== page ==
The 18th hole should be memorable, but in what way?

The 18th hole. The final exam of every round. One last challenge on courses that are filled with them.

Should it be the toughest test of all?

Or should it leave you with the memory of a beautiful view?

As you watch the PGA Championship this week at Southern Hills, keep this in mind: Only two of the seven winners of the men’s majors played there have parred the final hole on the last day.

Two. Out of seven. And these are pros.

It’s up to 491 yards uphill, a par-5 for most of us. The pros will need more than the driver/short iron they need on most par-4s shorter than 450 yards, and the green is treacherous.

It very well could decide the tournament.

Southern Hills has other tough holes, but it builds to a crescendo. Which got me thinking about other Pacific Coast courses that do that – and those that don’t.

There are the famous finishers, such as the 18th at Pebble Beach. That isn’t the toughest hole on the course – No. 8 is much more brutal and just as scenic. But the first time I went to Pebble Beach in person, No. 18 is where I took my first photo.

There are the unusual final shots, such as the tricky par-3 18th at Pasatiempo. Over the barranca to a green with all sorts of break – not the toughest hole on the course, but you’re grateful to get out of there with a par. Birdie? Probably not going to happen. You rarely see a course end with a par-3, but the exceptions can be fun.

And there are the classic do-or-die closing holes, such as the 18th on the South Course at Torrey Pines. Most of us aren’t long enough to go for the green in two over the water, but for the pros it’s a great challenge and for mere mortals it’s still a nervous third shot.

It comes down to this: What do YOU want in a closing hole?

Do the courses you play most often make you look forward to the final hole, or is that a bit of a breather after you’ve had to do much harder work leading up to it?

Should it be tricky or lengthy?

Should it be the most memorable hole on the course?

And should it be a par-4 or a par-5?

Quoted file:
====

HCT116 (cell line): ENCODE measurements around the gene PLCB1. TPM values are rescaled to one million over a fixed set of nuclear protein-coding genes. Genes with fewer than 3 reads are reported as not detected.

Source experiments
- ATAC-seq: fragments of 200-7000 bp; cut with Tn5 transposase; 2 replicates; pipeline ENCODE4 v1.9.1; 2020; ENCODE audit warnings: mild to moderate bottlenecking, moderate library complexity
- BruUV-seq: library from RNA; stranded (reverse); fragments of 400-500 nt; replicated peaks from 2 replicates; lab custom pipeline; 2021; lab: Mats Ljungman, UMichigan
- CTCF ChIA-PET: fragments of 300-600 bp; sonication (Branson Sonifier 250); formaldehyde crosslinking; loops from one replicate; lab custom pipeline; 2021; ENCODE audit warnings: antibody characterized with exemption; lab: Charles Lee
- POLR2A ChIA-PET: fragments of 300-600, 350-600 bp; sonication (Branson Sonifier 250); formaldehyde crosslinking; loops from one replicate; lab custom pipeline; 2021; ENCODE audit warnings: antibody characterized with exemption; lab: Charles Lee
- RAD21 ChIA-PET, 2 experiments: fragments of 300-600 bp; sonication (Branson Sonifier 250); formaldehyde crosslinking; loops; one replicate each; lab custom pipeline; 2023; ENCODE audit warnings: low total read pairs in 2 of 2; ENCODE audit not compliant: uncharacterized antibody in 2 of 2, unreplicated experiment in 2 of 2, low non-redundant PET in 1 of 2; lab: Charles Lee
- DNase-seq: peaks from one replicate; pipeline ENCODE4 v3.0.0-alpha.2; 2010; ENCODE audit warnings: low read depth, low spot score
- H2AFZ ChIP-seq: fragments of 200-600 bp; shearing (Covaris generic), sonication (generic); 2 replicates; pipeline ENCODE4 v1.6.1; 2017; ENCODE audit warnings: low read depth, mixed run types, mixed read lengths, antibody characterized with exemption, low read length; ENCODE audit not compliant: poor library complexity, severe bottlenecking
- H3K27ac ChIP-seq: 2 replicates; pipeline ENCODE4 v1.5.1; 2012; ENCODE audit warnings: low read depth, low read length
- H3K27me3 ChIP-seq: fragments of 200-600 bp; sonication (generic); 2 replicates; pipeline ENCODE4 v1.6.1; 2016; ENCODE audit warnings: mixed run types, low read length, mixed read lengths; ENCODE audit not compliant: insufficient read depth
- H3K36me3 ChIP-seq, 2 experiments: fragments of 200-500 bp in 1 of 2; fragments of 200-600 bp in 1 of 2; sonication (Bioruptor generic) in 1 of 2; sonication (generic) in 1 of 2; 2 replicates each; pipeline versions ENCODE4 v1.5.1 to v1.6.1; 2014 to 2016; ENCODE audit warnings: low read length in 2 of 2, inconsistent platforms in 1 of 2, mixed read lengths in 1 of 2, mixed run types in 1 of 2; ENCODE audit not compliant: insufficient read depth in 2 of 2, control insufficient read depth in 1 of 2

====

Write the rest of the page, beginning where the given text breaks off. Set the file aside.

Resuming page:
More examples that come to mind:

Olympic Club. Par-4. Short and extremely tricky. Anything above the hole risks a three-putt. It’s my favorite hole out there.

Riviera. Par-4. Long and demanding. Anything to the right off the tee is dead. But No. 10, the short par-4, is the one the TV guys always talk about. It’s a lot more fun.

Bodega Harbour. Par-4. One of the most difficult closing holes anywhere, with trouble all over the place and a ticklish second shot toward the ocean and down to the green. But No. 16 is the hole you’ll never forget.

As I think over all the 18th holes I’ve played, it seems as if most of them are par-4s. That makes sense, given that most courses have 10 par-4s and four par-5s. If I had to design the perfect finisher, I think I’d make it a two-shot hole if I could.

This is yet another reason why our great game is so fascinating.

Let’s say you’re playing really well and have a chance at one of your best scores. What is your preference in the way the course is laid out?

Do you want to get the tough holes out of the way and feel as if the walk up the final fairway is like a coronation?

Or do you want to make hay on some easier holes and gear up for the 18th?

Think about that the next time you play, and keep it in mind as the PGA unfolds.

I’m glad the pros have a tough finale at Southern Hills. It will make the tournament that much more interesting, especially if someone takes a one-shot lead to the 18th on Sunday.

He’ll either ace the exam, or he’ll flunk. And if it’s the latter, we all will nod in commiseration – we know the feeling.

Leave a Reply